written by Michael Rechtshaffen, Variety
When watching Ewan McGregor and Ethan Hawke in Raymond & Ray, so comfortably and authentically playing off each other as a pair of half-brothers who have been emotionally messed up by their late father, it’s almost impossible to believe they’ve never worked together before, let alone aren’t related in some way.
They have Rodrigo Garcia to thank for the introduction, and they in turn have repaid the filmmaker known for his portraits of complex women in films like Nine Lives and Albert Nobbs with a winning delve into contemporary masculinity and all its quirks that is as tenderly observed as it is laugh-out-loud funny. Viewers should find plenty to enjoy, not to mention to identify with, when the Apple original film, which had its debut at TIFF, arrives October 21 on the streamer as well as in select theaters.
The sins of the father are readily manifested in the damaged goods that are McGregor’s Raymond and Hawke’s Ray (they were actually both named Raymond by their abusive dad, Harris, in order to mess with them), who reunite after significant time apart to attend their old man’s funeral.
In some ways the Felix to Ray’s Oscar, Raymond has a cautious, dutiful, button-down reserve that barely contains the frustration and sense of failure bubbling to the surface after two divorces and a separation. Melancholic Ray, meanwhile, a recovering heroin addict and failed trumpet player whose bad boy vulnerability is catnip to virtually every woman he meets, manages to set aside the initial bickering and find common ground in their shared desire to see their father buried beneath it, which would hopefully give them some much-needed closure.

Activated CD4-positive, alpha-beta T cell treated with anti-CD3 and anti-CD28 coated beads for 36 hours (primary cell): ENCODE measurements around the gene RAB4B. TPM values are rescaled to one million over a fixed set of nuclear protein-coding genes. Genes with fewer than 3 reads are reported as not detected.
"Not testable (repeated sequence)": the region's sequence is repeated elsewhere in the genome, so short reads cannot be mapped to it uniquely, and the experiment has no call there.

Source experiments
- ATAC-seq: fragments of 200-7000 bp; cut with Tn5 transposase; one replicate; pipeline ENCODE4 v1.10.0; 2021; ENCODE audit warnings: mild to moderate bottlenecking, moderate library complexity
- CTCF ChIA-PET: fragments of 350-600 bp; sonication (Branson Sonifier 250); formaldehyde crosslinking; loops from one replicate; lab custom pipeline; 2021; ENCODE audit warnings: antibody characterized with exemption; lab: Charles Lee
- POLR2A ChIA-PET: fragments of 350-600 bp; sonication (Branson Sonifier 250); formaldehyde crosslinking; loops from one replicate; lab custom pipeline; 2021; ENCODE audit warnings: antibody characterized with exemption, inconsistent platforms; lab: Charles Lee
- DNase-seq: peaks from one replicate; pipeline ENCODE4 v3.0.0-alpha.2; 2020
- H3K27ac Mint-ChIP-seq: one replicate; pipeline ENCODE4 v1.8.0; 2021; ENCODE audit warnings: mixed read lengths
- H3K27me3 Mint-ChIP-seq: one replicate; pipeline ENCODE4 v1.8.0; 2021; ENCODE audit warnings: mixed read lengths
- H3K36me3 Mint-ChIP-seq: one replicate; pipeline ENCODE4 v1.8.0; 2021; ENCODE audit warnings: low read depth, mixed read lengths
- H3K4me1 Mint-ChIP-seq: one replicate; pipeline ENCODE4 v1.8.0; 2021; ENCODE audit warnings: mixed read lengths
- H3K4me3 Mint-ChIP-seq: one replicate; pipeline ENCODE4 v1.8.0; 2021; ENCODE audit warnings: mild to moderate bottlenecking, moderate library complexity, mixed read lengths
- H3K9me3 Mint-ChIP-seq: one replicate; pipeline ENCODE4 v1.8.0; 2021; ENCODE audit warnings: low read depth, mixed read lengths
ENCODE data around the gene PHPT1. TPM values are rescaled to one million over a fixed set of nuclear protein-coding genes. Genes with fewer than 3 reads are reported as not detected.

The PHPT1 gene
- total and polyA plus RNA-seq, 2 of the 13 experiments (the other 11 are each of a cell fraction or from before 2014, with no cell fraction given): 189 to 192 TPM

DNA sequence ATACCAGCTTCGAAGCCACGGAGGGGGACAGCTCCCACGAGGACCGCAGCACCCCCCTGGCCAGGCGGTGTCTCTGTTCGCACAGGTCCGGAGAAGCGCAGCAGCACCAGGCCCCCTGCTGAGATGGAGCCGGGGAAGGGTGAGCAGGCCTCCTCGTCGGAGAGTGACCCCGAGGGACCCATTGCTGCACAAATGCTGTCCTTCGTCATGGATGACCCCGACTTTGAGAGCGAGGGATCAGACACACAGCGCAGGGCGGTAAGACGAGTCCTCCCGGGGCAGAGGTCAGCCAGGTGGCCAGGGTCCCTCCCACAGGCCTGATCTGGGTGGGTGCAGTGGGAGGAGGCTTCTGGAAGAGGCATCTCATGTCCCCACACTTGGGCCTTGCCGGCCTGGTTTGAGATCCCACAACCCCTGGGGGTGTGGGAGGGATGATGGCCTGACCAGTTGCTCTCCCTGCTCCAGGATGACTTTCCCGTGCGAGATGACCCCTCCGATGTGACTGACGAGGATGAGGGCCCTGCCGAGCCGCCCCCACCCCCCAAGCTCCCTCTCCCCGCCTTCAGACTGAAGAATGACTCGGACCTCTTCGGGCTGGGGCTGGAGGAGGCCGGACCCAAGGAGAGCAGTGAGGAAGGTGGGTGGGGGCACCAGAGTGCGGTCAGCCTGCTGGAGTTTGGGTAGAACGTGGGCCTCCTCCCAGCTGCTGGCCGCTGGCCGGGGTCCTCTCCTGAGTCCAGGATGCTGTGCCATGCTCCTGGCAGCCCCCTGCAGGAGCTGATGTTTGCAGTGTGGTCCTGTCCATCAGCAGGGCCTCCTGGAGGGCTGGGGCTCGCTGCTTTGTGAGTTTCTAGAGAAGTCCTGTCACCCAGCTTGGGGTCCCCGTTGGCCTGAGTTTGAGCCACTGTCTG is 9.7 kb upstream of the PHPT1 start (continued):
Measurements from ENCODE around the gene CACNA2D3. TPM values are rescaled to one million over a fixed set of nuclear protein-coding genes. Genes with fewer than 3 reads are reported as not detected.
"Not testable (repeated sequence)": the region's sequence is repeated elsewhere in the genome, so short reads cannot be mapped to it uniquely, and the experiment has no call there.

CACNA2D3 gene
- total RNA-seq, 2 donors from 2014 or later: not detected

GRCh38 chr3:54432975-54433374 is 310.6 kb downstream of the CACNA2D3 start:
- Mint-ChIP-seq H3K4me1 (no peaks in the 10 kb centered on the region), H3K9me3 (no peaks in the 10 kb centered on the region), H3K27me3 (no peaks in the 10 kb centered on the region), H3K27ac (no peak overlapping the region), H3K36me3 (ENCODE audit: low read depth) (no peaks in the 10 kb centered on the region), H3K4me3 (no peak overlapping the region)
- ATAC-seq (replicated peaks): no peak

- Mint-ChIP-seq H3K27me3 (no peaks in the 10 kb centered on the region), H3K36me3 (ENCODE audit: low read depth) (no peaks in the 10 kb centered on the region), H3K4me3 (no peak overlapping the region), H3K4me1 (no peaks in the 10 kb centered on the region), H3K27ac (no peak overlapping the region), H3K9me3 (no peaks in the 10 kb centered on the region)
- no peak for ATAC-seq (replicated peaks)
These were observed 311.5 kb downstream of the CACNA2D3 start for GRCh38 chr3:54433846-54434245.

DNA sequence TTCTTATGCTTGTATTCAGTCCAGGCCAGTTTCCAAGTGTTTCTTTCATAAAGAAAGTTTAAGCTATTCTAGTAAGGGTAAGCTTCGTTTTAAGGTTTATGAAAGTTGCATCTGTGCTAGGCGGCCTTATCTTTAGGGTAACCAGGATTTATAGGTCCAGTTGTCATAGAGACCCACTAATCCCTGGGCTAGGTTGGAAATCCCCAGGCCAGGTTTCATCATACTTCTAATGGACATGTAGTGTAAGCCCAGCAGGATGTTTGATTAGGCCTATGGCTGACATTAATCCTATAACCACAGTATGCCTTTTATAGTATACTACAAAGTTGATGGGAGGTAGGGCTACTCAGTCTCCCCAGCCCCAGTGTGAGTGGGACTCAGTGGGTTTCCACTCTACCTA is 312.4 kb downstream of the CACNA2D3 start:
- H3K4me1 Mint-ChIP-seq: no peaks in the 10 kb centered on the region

But when they arrive at the funeral home, they begin to realize the person they thought they knew was regarded as a remarkable man by others, especially the spirited Lucia (played to irresistible perfection by Spain’s Maribel Verdu), who was their dad’s final fling, and mother of the little brother they never knew they had. Still more siblings come out of the woodwork over at the cemetery, where Harris’ last wish was for his sons to dig his grave (among other bizarre stipulations) and where things unsurprisingly reach an amusingly absurd peak, before setting the stage for some necessary healing.
Paying homage, in part, to old-school ’70s buddy films, Garcia’s nicely calibrated, life-mirroring tragicomic tapestry of a script and unhurried direction allow the performances plenty of breathing room. In addition to McGregor, Hawke (who is also given a chance to show off the trumpet-handling skills he acquired in order to play Chet Baker in Born To Be Blue), and the vivacious Verdu, the rest of the ensemble — including a soulful Sophie Okonedo as their dad’s former nurse and Vondie Curtis Hall as his bemused “spiritual guide,” Rev. Red West — each are given their time to shine.
There’s a prevailing naturalism in the production’s Richmond, Virginia, locations, richly captured by cinematographer Igor Jadue-Lillo, while composer Jeff Beal accentuates the melancholy with a spare, moody jazz trumpet score. Michael Ruscio, ACE edited the picture.
While the film struggles a bit to come up with an equally fluid exit strategy, attempting to provide both Raymond and Ray with a potential second act courtesy of Verdu and Okonedo, respectively, Garcia’s latest examination of the human condition nevertheless more than succeeds in putting the fun back in dysfunctional.